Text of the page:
At the center of AWS’s IoT infrastructure is AWS IoT Core, a managed cloud service that lets connected devices, such as meters and sensors, easily and securely interact with cloud applications and other devices. WeissBeerger sought to use the new AWS IoT–based infrastructure to give its devices a much more plug-and-play installation—something that didn’t need special tools or wiring, that could be explained in a short video, and that bar and restaurant owners could do themselves. “Basically the only thing we need now from the user is to say which flow meters are assigned to which beer brands,” says Zintchenko. “So the installation feels more like select a brand, pour some beer, and that’s it.”
Once the customer completes the simple sensor installation, everything thereafter happens in the cloud through Trayz, WeissBeerger’s sleek new app that presents data collected from the IoT architecture in an easy-to-read dashboard. Bar and restaurant owners can see all sorts of data, including information about beer temperature, beer volume being sold or wasted, and—as a new feature—anonymous analytics from similar bars in the area to help bar owners identify local trends and make better use of their own data.
Such analyses require an intricate architecture. To create that framework, WeissBeerger places a gateway running AWS IoT Greengrass inside the customer’s establishment. AWS IoT Greengrass seamlessly extends AWS to edge devices so they can act locally on the data they generate while still using the cloud for management, analytics, and durable storage. “All the sensors send their data to the gateway, which aggregates them and sends them once a minute using MQTT protocol to AWS IoT Core,” says Zintchenko. AWS IoT Core lets the system easily connect any number of devices to the cloud and provides complete encryption throughout all points of connection so that data is exchanged securely between devices and AWS IoT Core.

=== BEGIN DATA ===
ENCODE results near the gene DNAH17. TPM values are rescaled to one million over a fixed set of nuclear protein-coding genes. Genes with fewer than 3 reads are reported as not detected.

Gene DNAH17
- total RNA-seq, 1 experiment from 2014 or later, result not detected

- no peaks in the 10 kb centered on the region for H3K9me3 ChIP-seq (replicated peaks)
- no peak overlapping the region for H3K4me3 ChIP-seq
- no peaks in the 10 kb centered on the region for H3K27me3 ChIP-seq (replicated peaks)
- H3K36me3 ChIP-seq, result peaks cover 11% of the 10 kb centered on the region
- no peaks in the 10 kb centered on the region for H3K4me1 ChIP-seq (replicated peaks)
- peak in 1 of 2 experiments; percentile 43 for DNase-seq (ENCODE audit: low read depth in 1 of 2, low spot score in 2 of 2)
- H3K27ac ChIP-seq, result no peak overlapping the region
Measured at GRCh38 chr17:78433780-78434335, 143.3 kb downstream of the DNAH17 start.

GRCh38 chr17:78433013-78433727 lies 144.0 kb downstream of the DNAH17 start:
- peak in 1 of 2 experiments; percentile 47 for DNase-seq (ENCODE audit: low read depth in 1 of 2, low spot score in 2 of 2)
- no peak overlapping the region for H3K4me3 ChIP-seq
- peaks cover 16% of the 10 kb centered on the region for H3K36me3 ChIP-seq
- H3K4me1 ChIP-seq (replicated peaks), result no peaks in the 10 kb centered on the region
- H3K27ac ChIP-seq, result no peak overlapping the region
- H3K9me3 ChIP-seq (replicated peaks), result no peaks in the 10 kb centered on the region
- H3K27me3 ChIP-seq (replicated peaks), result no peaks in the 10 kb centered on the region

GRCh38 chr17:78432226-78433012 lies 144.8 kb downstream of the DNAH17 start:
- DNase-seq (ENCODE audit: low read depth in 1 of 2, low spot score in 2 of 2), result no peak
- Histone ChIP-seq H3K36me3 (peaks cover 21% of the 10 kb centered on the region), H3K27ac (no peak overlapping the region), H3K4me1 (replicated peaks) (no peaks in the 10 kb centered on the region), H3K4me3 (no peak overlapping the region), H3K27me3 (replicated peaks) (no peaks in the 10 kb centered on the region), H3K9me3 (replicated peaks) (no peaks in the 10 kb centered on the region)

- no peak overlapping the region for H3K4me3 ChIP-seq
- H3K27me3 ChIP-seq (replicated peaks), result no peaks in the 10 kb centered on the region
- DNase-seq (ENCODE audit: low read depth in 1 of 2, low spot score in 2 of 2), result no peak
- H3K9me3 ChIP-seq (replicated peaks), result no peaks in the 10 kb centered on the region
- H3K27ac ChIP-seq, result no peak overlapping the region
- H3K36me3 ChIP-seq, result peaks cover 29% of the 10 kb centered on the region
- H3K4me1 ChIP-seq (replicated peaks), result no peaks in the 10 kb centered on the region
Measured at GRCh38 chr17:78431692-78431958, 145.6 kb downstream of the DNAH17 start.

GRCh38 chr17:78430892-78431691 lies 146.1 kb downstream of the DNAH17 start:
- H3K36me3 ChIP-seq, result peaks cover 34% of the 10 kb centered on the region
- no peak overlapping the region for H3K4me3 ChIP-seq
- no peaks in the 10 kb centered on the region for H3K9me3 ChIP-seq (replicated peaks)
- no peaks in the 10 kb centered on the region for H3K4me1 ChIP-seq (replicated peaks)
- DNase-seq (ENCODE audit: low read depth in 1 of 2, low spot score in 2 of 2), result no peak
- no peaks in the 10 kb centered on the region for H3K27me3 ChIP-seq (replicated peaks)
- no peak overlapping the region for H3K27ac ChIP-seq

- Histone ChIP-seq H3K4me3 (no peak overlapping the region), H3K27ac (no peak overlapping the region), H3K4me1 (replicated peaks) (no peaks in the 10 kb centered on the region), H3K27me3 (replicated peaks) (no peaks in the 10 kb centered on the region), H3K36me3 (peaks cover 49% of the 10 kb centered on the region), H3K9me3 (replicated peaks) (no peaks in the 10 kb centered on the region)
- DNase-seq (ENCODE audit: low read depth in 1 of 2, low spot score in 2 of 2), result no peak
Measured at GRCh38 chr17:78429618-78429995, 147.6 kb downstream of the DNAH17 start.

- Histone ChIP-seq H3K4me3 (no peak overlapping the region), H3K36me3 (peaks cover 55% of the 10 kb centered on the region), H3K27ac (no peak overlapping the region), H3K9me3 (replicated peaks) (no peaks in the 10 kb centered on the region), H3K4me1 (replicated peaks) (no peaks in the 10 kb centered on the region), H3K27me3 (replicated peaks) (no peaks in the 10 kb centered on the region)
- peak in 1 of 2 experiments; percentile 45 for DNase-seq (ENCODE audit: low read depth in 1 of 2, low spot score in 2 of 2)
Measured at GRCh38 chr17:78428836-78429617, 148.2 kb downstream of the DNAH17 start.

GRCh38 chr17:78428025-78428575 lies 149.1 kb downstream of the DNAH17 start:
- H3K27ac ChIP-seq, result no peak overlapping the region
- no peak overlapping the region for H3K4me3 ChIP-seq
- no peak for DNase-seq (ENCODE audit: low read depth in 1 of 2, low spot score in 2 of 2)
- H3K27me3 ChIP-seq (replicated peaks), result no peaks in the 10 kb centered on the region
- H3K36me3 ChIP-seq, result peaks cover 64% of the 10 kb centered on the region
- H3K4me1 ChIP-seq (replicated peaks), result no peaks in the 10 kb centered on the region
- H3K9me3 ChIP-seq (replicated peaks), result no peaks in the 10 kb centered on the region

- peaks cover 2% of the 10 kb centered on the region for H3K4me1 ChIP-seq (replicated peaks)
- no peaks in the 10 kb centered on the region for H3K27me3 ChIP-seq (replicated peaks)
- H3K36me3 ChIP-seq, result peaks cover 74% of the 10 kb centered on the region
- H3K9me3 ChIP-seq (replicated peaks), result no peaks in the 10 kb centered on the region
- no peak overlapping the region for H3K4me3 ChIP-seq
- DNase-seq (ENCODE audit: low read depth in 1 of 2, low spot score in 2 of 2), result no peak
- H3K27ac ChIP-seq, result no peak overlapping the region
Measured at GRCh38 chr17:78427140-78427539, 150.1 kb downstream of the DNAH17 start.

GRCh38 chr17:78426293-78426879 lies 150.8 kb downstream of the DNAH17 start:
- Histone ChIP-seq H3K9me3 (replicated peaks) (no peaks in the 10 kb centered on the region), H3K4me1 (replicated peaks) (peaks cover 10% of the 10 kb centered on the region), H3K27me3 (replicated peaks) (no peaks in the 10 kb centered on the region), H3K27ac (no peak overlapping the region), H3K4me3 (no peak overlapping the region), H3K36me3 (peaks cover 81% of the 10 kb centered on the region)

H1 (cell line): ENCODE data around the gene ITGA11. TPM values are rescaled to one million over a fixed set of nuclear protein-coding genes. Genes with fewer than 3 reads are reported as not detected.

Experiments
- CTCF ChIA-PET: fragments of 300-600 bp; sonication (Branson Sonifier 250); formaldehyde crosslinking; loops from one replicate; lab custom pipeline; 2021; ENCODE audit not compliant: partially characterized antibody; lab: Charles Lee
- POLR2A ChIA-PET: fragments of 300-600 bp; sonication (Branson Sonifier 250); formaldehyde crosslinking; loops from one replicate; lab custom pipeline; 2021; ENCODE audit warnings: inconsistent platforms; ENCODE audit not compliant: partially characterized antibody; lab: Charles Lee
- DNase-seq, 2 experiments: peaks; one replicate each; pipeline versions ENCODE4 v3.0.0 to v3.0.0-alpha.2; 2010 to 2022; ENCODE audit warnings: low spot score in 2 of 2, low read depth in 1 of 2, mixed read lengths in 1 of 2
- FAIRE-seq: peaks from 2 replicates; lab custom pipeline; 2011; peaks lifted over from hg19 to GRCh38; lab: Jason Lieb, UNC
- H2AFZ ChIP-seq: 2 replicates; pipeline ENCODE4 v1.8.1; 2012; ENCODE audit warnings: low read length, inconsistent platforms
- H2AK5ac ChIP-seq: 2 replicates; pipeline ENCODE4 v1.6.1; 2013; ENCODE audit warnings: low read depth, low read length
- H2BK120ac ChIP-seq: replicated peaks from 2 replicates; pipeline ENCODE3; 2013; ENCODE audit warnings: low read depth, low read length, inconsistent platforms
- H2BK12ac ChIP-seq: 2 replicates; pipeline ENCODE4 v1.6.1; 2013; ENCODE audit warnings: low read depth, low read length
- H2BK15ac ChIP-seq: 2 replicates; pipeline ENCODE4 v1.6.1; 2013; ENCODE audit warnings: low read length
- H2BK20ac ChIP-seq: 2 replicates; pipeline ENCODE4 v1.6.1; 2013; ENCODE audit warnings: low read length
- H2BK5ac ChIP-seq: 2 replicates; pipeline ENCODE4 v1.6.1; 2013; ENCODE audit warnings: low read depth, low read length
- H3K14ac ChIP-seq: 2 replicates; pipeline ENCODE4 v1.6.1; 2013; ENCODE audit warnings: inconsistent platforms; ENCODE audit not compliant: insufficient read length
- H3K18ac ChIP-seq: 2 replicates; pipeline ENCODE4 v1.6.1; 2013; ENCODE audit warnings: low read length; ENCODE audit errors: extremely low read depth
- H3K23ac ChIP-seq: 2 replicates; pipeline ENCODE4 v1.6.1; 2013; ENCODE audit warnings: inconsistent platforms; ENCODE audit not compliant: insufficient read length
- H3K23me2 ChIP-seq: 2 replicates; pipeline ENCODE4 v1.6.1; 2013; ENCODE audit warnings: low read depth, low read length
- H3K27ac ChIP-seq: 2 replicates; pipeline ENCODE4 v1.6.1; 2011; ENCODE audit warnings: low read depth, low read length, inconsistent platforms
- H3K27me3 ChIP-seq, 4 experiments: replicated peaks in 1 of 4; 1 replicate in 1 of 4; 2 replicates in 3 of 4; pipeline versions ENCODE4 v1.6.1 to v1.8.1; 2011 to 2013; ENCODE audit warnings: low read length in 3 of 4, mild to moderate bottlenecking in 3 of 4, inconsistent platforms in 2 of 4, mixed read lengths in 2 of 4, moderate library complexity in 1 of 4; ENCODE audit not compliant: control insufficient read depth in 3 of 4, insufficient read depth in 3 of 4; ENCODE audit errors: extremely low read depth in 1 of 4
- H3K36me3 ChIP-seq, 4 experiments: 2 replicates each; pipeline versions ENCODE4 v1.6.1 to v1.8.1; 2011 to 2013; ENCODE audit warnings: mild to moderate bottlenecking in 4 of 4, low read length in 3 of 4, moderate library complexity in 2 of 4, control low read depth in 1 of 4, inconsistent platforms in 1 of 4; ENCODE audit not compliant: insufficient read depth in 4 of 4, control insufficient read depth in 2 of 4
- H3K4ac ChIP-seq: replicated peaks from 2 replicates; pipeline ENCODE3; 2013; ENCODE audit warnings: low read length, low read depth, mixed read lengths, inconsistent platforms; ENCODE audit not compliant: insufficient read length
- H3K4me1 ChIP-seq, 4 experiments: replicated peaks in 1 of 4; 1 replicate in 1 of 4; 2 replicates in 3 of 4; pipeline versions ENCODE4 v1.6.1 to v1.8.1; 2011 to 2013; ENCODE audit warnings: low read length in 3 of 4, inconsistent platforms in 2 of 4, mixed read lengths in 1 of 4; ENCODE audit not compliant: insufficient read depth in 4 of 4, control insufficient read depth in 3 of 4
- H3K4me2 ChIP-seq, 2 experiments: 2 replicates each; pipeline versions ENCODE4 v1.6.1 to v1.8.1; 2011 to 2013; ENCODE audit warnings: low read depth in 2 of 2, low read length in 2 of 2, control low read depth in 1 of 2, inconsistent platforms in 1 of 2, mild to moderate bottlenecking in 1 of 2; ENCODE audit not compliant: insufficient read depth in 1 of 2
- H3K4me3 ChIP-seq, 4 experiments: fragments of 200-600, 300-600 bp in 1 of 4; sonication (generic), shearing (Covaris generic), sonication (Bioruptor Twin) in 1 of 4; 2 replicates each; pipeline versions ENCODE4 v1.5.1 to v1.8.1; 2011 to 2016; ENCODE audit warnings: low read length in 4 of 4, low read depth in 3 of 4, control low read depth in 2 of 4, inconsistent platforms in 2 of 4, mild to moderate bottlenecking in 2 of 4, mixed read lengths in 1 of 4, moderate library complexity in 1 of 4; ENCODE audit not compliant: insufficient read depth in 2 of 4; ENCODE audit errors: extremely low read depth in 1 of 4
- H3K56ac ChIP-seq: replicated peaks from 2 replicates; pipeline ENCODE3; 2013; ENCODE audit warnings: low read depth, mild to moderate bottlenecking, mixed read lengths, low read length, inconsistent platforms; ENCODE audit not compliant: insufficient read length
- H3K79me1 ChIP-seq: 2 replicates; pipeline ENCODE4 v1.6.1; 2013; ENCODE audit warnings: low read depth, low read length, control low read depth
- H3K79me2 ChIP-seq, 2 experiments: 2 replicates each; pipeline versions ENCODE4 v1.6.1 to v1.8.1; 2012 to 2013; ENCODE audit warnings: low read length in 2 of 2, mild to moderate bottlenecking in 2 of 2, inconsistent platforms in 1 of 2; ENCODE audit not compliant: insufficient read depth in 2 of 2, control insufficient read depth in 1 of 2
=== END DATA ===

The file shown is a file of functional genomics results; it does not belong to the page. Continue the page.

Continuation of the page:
The Benefits of the New IoT Architecture
A bar in Tel Aviv is already deriving value from WeissBeerger’s new architecture. There, the new AWS IoT–backed connected devices tracked the bar’s usage and found that it was averaging about 18 kegs a month of waste—more than 100 gallons of beer down the drain, amounting to about $6,000 of lost potential revenue a month. The new architecture not only was able to track waste data and help the bar see how waste affected its bottom line but also analyzed the data and helped pinpoint the main source: 10 of those 18 kegs were unreported pours—basically, the bar’s staff was drinking it. “After a month using Trayz, the waste was down to 10 kegs, a decrease of 45 percent, which is about $3,000 in potential revenue per month,” says Zintchenko. “The return on investment sells itself.”